When James Brown walked in, I didn’t consciously stand up. It was more like Brown casually inhaled all the air in the room and the vacuum yanked me to my feet.
It was Valentine’s Day 1991.
I had been around a handful of celebrities through the years and talked to a few of my heroes on the phone, but nothing in my life had prepared me for the way it felt to get caught in James Brown’s wind tunnel. And it wasn’t like I worshiped the man — at the time I would have been much more excited about meeting, say, Prince or Bruce Springsteen.
The release this week of a new biopic “Get On Up: The James Brown Story” has me thinking about the time I got to meet Brown.
When I heard he was doing interviews, I called, expecting a publicist to set me up for five minutes on the phone. Instead, Brown himself answered, talking in his unmistakable (and occasionally unintelligible) speed rasp. He asked me to join him for lunch the next day in Aiken, S.C.
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Brown was a musical titan, and I respected his talent and influence on everyone from Sly Stone and Parliament-Funkadelic to the entire hip-hop nation. You couldn’t live in America in the 1960s and ’70s without knowing hits such as “I Got You (I Feel Good),” “Sex Machine” and “Papa’s Got a Brand New Bag,” some of the tightest, funkiest dance grooves ever recorded.
Brown also had a special connection to Greensboro, adding N.C. A&T students Maceo and Melvin Parker to his band when he caught their gig at the El Rocco Club on East Market Street one night in 1964 after a Greensboro Coliseum show.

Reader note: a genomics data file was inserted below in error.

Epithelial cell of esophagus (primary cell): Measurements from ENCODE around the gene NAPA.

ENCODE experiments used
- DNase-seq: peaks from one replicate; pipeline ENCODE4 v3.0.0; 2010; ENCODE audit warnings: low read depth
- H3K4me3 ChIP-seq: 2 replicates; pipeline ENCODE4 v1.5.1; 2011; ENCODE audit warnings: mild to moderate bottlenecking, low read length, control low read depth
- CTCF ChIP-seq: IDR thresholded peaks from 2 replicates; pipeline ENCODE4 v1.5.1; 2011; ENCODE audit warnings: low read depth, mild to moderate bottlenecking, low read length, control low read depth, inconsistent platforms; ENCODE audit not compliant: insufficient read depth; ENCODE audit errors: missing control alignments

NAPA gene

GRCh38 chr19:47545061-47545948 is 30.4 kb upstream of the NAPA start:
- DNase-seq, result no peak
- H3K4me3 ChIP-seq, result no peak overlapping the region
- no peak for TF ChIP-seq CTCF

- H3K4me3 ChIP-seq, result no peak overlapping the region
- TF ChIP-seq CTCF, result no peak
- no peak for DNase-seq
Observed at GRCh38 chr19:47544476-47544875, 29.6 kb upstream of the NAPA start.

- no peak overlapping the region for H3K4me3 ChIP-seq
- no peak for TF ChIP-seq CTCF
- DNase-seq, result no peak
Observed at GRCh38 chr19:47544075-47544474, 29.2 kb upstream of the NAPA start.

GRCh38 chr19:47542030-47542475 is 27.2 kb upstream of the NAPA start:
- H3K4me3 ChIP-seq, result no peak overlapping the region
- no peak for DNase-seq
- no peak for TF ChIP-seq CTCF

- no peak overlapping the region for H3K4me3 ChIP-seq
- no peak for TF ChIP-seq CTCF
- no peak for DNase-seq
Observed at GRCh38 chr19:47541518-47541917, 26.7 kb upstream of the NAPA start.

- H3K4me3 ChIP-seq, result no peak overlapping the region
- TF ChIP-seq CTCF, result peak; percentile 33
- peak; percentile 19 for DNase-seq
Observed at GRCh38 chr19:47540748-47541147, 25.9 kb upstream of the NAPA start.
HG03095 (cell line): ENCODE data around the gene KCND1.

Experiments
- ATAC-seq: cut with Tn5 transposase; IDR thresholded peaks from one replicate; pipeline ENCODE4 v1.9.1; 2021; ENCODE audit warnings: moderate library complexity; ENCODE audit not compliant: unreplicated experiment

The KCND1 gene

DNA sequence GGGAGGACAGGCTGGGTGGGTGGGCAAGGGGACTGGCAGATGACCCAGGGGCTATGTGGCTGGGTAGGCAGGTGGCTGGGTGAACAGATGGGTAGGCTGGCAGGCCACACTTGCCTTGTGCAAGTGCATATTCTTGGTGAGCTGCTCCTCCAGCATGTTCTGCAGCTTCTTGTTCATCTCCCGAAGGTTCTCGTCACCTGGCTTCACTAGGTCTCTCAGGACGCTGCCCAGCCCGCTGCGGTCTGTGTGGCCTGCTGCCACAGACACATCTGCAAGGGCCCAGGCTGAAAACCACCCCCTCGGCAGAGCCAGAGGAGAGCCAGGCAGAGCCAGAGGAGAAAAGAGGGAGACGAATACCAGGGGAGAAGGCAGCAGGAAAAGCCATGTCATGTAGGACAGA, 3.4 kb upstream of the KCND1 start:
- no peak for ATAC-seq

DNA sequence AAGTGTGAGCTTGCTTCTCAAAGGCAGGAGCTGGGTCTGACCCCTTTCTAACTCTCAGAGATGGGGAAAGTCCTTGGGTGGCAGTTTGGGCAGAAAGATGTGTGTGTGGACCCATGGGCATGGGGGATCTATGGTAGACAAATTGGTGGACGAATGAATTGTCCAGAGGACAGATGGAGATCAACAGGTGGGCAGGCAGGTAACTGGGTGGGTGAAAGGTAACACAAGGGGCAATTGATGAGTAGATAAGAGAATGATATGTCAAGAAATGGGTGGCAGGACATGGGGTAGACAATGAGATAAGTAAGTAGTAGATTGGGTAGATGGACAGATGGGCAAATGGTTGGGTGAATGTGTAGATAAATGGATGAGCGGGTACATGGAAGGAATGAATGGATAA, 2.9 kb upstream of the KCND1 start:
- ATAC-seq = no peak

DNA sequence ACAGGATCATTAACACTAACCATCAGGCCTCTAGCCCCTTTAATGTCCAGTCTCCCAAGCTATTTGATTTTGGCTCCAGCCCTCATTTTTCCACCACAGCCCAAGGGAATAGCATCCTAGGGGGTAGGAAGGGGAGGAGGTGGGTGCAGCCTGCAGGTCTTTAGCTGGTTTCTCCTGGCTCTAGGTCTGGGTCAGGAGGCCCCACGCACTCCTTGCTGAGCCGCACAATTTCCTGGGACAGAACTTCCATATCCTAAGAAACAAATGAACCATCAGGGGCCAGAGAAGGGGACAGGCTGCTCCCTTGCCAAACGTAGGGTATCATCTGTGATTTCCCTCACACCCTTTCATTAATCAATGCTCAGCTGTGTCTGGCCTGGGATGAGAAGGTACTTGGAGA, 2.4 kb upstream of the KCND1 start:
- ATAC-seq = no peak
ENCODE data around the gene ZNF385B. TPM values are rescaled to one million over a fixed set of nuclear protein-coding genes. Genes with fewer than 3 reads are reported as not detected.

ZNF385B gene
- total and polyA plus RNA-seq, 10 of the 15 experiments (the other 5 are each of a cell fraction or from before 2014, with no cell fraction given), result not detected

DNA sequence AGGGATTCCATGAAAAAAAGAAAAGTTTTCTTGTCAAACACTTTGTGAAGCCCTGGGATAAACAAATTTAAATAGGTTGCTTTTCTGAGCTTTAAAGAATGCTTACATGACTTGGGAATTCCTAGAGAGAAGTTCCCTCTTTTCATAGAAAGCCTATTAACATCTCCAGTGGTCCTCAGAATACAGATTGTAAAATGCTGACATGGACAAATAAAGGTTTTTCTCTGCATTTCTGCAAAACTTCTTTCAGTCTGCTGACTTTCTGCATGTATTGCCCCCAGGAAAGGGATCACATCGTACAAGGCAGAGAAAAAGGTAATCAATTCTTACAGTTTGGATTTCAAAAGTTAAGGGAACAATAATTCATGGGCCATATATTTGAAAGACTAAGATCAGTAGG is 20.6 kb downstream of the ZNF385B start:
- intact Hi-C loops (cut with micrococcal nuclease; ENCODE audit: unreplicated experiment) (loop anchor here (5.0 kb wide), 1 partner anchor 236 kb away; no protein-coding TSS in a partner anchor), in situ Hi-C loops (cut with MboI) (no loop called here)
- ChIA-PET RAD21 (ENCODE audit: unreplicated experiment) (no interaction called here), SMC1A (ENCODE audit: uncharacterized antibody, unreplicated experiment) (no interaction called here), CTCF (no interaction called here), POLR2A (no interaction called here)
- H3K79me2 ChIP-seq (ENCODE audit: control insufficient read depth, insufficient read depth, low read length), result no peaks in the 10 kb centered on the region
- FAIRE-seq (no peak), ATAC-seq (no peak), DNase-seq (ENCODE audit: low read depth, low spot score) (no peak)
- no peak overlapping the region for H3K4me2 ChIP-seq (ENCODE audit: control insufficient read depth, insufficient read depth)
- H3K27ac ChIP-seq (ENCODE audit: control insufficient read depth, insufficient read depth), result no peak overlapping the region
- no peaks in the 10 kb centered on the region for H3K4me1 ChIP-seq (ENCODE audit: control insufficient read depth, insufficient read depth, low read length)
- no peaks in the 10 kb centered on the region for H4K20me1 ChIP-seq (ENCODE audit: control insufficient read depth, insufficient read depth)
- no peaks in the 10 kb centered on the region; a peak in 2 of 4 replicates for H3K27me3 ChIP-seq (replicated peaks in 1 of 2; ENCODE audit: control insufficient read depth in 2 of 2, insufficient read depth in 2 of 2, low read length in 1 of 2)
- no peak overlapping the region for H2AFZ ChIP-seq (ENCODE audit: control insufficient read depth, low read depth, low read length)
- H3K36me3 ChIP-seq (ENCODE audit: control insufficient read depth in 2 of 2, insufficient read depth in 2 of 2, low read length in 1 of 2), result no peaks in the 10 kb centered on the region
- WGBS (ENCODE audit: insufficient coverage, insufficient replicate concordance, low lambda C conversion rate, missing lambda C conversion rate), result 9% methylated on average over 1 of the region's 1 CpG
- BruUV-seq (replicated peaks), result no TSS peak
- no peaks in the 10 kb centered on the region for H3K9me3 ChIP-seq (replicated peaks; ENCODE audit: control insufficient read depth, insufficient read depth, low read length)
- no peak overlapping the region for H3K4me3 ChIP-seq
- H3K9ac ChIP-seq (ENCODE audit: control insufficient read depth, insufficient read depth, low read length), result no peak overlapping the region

But he had peaked when I was a little kid, and by the time I was old enough to appreciate him, the only James Brown albums that ever showed up in record stores were has-been efforts such as “Jam 1980’s” and “The Original Disco Man.”
By the mid-’80s, young people probably knew Brown best via parodies by Eddie Murphy and “Weird Al” Yankovic and samples used by hip-hop artists such as Eric B and Rakim. As Stetsasonic rapped in 1988, “Tell the truth, James Brown was old / Till Eric and Rak came out with ‘I Got Soul.’ ”
Not to mention the fact that Brown’s personal life seemed to have gone off the rails. After decades of million-selling records, sold-out concerts, and TV and movie appearances — an era when he studiously avoided drugs and fined band members for intoxication — Brown had descended into the murk of drug addiction and allegations of domestic abuse.
After a bizarre incident in 1988 where he confronted attendees at an insurance seminar with a shotgun after one of them used the bathroom in his office, Brown led police on a two-state, high-speed chase.
By the time it was over, the windows and tires had been shot out of his pickup, and Brown was driving on metal rims.
The mug shot that hit all the papers showed a disheveled, unshaven Brown, wearing what looked like
a bathrobe, his carefully
coiffed helmet of hair now
a rat’s nest. He was sentenced to six years in prison.
He was out on work release by the time I made my way to the southwestern edge of South Carolina on that cool February day 23 years ago, blasting “The CD of JB” on the stereo system in my Camry. I didn’t quite know what to expect, but I wasn’t about to pass up an opportunity to have lunch with the Godfather of Soul.
The address Brown had given me was a community service office in an old brick store building that had been painted white. I waited for him to arrive in a room with fake wood paneling and orange indoor-outdoor carpet.
Suddenly, the doors burst open, and I found myself on my feet, my right hand extended in greeting.